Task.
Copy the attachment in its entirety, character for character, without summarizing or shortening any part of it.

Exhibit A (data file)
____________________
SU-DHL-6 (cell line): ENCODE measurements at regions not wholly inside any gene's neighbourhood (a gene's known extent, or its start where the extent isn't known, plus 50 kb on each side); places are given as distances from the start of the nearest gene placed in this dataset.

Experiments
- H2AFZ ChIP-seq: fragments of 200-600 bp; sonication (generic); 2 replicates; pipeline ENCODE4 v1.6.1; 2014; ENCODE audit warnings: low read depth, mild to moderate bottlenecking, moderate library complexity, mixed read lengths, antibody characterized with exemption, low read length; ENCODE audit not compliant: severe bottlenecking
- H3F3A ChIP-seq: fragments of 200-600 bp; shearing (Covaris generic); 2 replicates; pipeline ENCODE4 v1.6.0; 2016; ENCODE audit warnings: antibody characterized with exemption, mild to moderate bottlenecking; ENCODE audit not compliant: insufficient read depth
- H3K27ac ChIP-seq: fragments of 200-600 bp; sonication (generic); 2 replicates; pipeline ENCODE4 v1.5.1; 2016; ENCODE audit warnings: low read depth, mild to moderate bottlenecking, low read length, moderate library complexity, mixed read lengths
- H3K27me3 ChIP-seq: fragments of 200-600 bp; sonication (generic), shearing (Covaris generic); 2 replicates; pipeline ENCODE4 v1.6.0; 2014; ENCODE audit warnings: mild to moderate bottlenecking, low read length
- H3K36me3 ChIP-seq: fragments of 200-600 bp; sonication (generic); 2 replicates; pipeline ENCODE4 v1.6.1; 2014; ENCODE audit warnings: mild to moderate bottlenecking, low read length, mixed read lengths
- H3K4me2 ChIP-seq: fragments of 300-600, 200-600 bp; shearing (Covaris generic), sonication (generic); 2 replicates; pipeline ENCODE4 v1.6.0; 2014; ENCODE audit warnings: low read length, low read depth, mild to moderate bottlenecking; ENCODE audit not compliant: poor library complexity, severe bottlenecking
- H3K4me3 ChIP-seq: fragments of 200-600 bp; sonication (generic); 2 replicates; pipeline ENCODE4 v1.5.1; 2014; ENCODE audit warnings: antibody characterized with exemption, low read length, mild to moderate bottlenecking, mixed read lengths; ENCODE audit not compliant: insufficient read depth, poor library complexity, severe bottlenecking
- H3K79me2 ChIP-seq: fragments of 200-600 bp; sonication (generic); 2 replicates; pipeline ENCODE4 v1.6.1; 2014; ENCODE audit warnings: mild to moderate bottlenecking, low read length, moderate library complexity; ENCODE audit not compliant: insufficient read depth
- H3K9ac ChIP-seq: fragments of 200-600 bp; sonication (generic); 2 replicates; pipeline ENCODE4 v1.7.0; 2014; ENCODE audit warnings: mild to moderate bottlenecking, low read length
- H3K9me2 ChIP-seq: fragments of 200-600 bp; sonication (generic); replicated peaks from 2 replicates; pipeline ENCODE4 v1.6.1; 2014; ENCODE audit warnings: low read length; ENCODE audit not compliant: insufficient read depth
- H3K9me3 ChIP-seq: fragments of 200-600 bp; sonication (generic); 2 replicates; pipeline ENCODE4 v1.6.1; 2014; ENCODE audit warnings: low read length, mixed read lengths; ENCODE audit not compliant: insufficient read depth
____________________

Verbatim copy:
SU-DHL-6 (cell line): ENCODE measurements at regions not wholly inside any gene's neighbourhood (a gene's known extent, or its start where the extent isn't known, plus 50 kb on each side); places are given as distances from the start of the nearest gene placed in this dataset.

Experiments
- H2AFZ ChIP-seq: fragments of 200-600 bp; sonication (generic); 2 replicates; pipeline ENCODE4 v1.6.1; 2014; ENCODE audit warnings: low read depth, mild to moderate bottlenecking, moderate library complexity, mixed read lengths, antibody characterized with exemption, low read length; ENCODE audit not compliant: severe bottlenecking
- H3F3A ChIP-seq: fragments of 200-600 bp; shearing (Covaris generic); 2 replicates; pipeline ENCODE4 v1.6.0; 2016; ENCODE audit warnings: antibody characterized with exemption, mild to moderate bottlenecking; ENCODE audit not compliant: insufficient read depth
- H3K27ac ChIP-seq: fragments of 200-600 bp; sonication (generic); 2 replicates; pipeline ENCODE4 v1.5.1; 2016; ENCODE audit warnings: low read depth, mild to moderate bottlenecking, low read length, moderate library complexity, mixed read lengths
- H3K27me3 ChIP-seq: fragments of 200-600 bp; sonication (generic), shearing (Covaris generic); 2 replicates; pipeline ENCODE4 v1.6.0; 2014; ENCODE audit warnings: mild to moderate bottlenecking, low read length
- H3K36me3 ChIP-seq: fragments of 200-600 bp; sonication (generic); 2 replicates; pipeline ENCODE4 v1.6.1; 2014; ENCODE audit warnings: mild to moderate bottlenecking, low read length, mixed read lengths
- H3K4me2 ChIP-seq: fragments of 300-600, 200-600 bp; shearing (Covaris generic), sonication (generic); 2 replicates; pipeline ENCODE4 v1.6.0; 2014; ENCODE audit warnings: low read length, low read depth, mild to moderate bottlenecking; ENCODE audit not compliant: poor library complexity, severe bottlenecking
- H3K4me3 ChIP-seq: fragments of 200-600 bp; sonication (generic); 2 replicates; pipeline ENCODE4 v1.5.1; 2014; ENCODE audit warnings: antibody characterized with exemption, low read length, mild to moderate bottlenecking, mixed read lengths; ENCODE audit not compliant: insufficient read depth, poor library complexity, severe bottlenecking
- H3K79me2 ChIP-seq: fragments of 200-600 bp; sonication (generic); 2 replicates; pipeline ENCODE4 v1.6.1; 2014; ENCODE audit warnings: mild to moderate bottlenecking, low read length, moderate library complexity; ENCODE audit not compliant: insufficient read depth
- H3K9ac ChIP-seq: fragments of 200-600 bp; sonication (generic); 2 replicates; pipeline ENCODE4 v1.7.0; 2014; ENCODE audit warnings: mild to moderate bottlenecking, low read length
- H3K9me2 ChIP-seq: fragments of 200-600 bp; sonication (generic); replicated peaks from 2 replicates; pipeline ENCODE4 v1.6.1; 2014; ENCODE audit warnings: low read length; ENCODE audit not compliant: insufficient read depth
- H3K9me3 ChIP-seq: fragments of 200-600 bp; sonication (generic); 2 replicates; pipeline ENCODE4 v1.6.1; 2014; ENCODE audit warnings: low read length, mixed read lengths; ENCODE audit not compliant: insufficient read depth